US Forest Service Warns SoCal May Be Next To See Major Wildfires
The U.S. Forest Service is reporting some progress in slowing the growth of a few major wildfires in California — including the Caldor fire in the South Lake Tahoe area and the Walkers and French fires in Southern California.
So far, Southern California hasn't had a severe fire season this summer, which officials credit to monsoon moisture coming in from Arizona and New Mexico.
Here comes the bad news: Expect that to change soon.
"Southern California has average-to-large fire potential going into September and October," said Tony Scardina, Deputy Regional Forester with the United States Forest Service. "We'll start to see both parts of the state have fire activity as we get into the [first] couple of weeks in September."
U.S. Forest Service Engine ANF-15 putting in good work on the Caldor fire. @usfs_r5 #CaldorFire @Angeles_NF @EldoradoNF pic.twitter.com/vtkSmi3CD7— USFS Fire-California (@R5_Fire_News) August 29, 2021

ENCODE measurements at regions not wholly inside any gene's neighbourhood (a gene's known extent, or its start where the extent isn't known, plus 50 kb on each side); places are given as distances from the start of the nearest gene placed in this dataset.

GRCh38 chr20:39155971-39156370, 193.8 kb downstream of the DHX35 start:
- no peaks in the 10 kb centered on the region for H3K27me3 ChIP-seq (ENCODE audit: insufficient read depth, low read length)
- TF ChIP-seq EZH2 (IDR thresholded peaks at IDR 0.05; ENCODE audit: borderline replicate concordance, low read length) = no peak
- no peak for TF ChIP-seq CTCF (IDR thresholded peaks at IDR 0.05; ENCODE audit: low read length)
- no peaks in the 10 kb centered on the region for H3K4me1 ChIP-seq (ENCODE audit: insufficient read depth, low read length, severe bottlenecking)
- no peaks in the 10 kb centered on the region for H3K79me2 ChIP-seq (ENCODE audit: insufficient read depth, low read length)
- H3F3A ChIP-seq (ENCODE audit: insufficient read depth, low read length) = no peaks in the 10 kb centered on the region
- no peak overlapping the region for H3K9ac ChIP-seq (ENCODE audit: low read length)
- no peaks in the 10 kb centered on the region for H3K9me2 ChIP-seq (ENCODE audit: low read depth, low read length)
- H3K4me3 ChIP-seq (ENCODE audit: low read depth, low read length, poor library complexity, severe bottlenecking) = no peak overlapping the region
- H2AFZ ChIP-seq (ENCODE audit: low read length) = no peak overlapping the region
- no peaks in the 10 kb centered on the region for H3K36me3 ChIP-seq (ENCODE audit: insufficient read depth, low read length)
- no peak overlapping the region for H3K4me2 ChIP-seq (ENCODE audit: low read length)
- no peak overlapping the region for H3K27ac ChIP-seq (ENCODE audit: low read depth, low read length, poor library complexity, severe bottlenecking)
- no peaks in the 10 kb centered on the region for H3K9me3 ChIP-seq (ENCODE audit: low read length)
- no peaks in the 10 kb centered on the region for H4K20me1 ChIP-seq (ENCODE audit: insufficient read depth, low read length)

Forest Service officials will evaluate whether to reopen the California's national forests — 18 of them are currently closed — after September 17, the current end date given in an order issued Monday.
Another national forest in the state, Eldorado, closed to visitors in mid-August due to the Caldor Fire. It will remain closed until Sep. 30.
A decision to reopen the more than 20-million acres of forest closed to the public will be based on weather conditions, available resources, and the status of any fires burning at that time.
A young black bear, dubbed BB-12, was captured and collared last month in the western portion of the Santa Monica Mountains.
California's Groundbreaking Clean Fuel Laws Mean Big Changes For Polluting Trucks And Trains. Why It MattersThe rules passed by the state Air Resources Board are the first of their kind — anywhere — and will likely have ripple effects, particularly in Southern California communities that have some of the dirtiest air in the nation.
It's partly because the sun’s approaching solar maximum.
An onslaught of velella velella washed up on shore this weekend on Southern California beaches. The blue jellyfish-like creatures were swept by the winds of California's recent storms.
Who knows when we'll see such vibrance again in this recently drought-choked land?
It's glorious grunion run season, which means thousands of small, silver fish take to California beaches to mate.